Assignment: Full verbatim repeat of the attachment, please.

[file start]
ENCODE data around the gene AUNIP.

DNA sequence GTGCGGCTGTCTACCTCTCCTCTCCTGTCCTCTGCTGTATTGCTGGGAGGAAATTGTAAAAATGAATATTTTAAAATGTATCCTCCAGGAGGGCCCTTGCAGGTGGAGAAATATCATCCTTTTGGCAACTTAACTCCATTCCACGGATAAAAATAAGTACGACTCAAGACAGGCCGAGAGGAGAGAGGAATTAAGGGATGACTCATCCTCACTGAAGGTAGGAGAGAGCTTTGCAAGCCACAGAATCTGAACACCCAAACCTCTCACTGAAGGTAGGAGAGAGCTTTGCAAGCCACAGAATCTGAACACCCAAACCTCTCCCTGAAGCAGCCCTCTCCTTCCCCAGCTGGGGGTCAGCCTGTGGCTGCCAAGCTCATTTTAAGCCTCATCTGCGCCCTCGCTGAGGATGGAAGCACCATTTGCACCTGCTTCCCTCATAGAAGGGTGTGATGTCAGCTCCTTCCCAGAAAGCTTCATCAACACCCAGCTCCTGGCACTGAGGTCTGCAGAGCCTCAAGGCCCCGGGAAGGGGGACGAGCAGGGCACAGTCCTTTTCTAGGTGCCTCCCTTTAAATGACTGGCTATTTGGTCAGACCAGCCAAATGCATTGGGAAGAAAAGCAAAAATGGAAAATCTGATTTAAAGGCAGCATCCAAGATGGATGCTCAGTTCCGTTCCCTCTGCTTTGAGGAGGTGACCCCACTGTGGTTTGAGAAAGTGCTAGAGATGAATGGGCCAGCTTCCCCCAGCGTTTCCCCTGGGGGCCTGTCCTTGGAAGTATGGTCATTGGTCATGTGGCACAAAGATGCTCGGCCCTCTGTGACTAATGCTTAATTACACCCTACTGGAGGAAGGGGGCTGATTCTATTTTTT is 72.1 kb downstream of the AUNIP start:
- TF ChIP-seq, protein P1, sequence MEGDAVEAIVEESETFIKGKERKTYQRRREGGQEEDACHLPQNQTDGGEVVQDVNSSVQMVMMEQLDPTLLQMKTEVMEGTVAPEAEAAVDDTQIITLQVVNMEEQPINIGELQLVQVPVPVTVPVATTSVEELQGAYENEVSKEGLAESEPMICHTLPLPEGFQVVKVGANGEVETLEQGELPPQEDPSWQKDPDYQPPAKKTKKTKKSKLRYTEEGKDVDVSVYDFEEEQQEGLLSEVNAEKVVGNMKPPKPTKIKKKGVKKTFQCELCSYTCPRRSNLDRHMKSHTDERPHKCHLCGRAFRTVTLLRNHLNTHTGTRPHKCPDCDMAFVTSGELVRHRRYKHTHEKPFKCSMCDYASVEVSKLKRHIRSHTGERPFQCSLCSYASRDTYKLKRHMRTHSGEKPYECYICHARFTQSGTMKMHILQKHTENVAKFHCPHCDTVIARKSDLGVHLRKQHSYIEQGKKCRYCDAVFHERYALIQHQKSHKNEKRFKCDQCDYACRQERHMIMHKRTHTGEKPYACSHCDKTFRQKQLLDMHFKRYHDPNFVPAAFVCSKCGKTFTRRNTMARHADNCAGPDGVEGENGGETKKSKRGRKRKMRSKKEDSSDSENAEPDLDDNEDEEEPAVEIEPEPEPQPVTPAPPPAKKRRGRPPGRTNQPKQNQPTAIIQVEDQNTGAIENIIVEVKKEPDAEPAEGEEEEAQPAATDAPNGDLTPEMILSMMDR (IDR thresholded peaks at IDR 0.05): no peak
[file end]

ENCODE data around the gene AUNIP.

DNA sequence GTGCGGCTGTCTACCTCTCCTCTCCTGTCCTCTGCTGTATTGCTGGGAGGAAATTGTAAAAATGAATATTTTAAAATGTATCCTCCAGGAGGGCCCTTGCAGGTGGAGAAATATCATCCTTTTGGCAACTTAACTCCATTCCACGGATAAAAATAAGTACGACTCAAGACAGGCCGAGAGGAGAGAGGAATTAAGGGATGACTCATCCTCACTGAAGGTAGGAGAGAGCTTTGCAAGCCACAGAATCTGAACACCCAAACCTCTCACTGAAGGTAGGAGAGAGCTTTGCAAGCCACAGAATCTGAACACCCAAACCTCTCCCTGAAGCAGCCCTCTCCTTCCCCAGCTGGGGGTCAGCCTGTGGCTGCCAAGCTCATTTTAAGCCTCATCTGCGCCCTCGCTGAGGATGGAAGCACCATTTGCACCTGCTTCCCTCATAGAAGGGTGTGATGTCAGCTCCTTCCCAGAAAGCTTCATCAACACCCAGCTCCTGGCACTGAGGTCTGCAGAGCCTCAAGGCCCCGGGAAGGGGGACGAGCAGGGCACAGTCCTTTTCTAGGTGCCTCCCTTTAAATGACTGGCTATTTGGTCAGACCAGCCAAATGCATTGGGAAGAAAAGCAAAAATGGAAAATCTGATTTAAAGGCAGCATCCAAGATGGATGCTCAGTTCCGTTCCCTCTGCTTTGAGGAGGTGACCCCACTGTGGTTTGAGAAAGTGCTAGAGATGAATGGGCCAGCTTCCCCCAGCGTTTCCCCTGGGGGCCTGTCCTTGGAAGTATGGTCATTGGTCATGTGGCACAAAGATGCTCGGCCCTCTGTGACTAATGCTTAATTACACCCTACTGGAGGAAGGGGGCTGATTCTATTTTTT is 72.1 kb downstream of the AUNIP start:
- TF ChIP-seq, protein P1, sequence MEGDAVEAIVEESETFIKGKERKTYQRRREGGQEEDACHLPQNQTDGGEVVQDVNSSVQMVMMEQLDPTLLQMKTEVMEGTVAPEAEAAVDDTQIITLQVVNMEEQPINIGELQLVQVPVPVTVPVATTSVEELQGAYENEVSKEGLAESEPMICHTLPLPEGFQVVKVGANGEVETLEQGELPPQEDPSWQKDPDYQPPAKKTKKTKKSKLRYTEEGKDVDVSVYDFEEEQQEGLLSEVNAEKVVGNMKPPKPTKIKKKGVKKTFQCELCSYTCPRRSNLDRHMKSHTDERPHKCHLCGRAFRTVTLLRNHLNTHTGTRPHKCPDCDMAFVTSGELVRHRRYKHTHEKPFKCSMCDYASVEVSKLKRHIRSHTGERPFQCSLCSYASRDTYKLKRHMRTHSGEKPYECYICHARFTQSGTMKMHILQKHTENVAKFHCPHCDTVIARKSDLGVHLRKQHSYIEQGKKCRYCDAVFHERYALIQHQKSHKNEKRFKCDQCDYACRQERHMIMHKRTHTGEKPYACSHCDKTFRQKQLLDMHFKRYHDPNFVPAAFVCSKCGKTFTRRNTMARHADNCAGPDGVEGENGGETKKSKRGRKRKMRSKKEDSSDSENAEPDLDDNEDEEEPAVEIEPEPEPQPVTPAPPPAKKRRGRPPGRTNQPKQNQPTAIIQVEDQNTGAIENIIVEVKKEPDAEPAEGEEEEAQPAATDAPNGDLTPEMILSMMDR (IDR thresholded peaks at IDR 0.05): no peak